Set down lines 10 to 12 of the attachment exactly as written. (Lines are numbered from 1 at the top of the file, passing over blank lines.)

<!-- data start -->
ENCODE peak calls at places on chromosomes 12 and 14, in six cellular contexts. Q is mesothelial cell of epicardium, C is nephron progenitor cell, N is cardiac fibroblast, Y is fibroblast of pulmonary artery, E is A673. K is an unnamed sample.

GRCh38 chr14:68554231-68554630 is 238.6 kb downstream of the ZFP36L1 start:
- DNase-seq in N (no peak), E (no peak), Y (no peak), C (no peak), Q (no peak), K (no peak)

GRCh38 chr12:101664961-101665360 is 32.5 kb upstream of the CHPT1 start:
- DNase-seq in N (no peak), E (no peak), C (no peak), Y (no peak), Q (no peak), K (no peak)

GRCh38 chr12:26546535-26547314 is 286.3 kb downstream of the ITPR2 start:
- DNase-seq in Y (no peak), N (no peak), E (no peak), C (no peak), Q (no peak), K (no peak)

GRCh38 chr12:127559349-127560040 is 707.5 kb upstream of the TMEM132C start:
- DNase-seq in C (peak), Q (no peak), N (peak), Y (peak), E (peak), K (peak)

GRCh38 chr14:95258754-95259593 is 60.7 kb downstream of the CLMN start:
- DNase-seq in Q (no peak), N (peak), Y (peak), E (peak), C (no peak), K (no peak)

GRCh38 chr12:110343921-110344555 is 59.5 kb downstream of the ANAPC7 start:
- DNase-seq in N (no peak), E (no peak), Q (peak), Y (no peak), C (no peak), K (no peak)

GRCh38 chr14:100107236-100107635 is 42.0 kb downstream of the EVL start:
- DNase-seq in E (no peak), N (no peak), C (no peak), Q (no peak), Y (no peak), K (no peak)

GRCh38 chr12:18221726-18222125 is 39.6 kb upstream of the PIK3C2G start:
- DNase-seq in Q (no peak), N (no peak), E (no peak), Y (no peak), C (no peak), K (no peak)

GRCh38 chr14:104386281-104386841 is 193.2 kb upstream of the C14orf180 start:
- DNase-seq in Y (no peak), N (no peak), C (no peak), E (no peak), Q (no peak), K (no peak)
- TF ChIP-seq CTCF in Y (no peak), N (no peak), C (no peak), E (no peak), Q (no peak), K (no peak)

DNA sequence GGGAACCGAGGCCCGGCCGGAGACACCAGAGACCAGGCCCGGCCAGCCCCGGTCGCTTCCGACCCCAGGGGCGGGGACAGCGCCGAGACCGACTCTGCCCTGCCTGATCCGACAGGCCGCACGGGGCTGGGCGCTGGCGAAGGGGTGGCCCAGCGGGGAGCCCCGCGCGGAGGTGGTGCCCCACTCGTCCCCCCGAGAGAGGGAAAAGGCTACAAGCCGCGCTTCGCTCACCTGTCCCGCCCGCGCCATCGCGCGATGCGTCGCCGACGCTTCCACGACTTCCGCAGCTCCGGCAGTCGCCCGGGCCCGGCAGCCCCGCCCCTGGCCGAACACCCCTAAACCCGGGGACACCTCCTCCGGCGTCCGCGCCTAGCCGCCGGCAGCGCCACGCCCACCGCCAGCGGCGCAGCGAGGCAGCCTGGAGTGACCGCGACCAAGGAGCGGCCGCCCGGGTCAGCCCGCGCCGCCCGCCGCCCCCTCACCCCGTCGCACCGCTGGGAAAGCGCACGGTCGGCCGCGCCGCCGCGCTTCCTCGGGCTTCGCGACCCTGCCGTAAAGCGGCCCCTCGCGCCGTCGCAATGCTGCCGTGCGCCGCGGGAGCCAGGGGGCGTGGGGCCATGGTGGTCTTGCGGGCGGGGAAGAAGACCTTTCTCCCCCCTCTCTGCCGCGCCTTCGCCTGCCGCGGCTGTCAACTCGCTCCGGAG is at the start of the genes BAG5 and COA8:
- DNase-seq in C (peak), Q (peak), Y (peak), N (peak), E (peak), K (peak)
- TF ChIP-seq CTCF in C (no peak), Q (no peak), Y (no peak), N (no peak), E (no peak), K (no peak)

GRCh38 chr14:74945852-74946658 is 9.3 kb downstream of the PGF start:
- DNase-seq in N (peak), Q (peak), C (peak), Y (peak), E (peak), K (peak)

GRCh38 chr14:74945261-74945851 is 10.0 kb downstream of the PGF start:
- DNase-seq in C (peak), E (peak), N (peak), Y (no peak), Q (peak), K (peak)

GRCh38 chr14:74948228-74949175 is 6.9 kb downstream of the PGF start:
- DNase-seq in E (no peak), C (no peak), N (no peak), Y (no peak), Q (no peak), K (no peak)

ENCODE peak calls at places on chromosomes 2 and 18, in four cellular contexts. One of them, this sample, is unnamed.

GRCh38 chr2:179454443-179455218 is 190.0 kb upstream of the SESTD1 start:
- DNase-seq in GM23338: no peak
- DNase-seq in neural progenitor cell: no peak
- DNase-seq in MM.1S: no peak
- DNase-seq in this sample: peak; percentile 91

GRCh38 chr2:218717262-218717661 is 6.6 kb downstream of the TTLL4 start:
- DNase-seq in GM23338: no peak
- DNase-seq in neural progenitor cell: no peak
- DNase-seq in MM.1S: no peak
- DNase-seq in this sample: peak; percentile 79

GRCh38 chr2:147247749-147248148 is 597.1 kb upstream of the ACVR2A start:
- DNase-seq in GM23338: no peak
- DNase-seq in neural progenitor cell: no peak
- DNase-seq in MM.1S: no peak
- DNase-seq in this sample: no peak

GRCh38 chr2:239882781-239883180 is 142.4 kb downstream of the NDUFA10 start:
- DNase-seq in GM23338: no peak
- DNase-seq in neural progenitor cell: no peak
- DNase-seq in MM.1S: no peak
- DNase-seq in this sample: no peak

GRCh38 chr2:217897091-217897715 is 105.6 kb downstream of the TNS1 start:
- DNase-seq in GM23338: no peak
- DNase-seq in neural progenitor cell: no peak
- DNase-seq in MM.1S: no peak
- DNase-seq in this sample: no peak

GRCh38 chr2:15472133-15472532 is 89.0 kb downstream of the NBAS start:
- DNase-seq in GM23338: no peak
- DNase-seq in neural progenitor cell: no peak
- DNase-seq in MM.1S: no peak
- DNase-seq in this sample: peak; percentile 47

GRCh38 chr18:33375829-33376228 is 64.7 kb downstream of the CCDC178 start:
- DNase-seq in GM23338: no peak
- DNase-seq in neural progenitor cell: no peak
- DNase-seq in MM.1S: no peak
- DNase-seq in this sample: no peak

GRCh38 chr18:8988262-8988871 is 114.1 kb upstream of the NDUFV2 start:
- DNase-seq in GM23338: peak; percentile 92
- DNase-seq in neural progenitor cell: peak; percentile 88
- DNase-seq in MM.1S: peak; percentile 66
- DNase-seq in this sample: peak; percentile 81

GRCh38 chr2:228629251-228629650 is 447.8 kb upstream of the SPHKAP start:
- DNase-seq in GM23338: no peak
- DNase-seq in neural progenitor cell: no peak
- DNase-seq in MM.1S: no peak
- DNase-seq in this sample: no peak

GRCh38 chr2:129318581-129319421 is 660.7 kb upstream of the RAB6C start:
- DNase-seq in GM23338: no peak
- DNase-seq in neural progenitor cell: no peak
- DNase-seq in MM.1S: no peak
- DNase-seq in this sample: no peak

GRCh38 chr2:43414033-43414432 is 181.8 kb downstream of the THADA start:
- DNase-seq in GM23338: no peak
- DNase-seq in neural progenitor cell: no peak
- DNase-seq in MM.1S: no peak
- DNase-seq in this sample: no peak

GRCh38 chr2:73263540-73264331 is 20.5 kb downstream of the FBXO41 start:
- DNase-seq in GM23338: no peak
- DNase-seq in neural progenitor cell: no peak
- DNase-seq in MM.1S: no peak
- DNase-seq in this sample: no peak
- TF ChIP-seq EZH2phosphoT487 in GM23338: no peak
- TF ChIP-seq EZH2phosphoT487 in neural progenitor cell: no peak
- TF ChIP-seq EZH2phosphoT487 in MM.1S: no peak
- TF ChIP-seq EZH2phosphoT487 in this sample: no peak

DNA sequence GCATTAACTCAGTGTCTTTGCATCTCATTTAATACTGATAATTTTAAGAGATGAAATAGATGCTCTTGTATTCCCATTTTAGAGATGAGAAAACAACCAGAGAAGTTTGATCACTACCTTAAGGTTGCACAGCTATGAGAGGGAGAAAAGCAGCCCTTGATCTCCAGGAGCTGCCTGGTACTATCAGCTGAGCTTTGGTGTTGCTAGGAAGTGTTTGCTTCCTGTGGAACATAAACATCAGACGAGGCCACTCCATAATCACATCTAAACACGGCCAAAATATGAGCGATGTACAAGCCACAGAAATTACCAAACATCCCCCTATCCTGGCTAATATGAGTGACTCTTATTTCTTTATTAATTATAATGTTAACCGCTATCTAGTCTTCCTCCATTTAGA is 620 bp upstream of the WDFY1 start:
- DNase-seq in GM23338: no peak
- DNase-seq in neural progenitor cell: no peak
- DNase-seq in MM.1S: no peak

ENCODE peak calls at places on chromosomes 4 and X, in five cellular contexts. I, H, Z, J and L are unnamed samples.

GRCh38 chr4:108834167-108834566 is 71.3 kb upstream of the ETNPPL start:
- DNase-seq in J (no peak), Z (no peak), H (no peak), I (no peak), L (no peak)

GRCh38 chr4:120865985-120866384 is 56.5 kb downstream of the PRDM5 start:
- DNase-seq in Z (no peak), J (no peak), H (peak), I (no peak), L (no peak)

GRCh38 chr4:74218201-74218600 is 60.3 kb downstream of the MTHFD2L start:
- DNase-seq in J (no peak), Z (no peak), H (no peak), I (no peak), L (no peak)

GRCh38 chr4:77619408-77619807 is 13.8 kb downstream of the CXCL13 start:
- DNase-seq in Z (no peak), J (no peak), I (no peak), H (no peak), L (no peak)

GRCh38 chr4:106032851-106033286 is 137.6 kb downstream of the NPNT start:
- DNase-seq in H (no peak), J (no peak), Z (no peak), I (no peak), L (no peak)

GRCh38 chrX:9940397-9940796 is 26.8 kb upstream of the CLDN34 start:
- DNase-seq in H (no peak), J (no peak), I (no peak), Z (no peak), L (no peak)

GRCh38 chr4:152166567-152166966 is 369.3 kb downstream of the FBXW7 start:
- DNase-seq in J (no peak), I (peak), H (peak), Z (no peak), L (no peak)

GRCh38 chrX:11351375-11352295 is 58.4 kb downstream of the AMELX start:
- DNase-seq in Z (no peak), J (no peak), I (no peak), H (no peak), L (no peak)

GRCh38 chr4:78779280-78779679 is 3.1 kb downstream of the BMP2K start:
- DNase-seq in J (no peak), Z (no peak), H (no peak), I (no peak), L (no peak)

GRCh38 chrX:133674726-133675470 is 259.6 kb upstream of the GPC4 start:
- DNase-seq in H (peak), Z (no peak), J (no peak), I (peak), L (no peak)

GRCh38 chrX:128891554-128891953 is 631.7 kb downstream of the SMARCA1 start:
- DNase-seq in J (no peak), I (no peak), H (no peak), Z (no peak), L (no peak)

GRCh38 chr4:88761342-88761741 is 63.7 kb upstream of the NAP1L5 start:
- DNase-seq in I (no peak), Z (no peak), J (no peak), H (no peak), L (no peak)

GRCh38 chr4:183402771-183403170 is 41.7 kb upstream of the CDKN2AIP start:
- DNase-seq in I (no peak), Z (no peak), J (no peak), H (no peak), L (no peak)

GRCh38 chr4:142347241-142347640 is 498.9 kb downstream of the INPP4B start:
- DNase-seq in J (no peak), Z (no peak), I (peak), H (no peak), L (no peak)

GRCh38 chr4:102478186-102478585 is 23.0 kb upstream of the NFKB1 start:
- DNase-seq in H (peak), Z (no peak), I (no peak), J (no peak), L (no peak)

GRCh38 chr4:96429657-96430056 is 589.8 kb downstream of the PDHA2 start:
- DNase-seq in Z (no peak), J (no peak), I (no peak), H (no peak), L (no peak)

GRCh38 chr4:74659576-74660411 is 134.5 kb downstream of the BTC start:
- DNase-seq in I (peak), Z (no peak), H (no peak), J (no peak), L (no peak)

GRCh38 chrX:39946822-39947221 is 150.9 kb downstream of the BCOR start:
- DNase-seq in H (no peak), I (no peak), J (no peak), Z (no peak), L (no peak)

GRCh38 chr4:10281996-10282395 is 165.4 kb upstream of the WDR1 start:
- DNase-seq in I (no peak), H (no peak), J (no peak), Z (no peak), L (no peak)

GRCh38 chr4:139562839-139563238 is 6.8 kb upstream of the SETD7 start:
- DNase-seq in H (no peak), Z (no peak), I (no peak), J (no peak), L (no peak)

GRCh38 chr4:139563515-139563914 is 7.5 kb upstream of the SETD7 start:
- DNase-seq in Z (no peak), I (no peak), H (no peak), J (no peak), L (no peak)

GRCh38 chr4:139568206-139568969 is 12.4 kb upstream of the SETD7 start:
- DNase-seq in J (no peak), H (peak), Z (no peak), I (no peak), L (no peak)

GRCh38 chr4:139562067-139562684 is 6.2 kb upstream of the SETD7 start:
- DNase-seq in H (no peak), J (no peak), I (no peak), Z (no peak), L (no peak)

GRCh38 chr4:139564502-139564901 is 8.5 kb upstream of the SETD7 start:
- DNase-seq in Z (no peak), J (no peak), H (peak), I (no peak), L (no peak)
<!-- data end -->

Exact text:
GRCh38 chr14:95258754-95259593 is 60.7 kb downstream of the CLMN start:
- DNase-seq in Q (no peak), N (peak), Y (peak), E (peak), C (no peak), K (no peak)

GRCh38 chr12:110343921-110344555 is 59.5 kb downstream of the ANAPC7 start: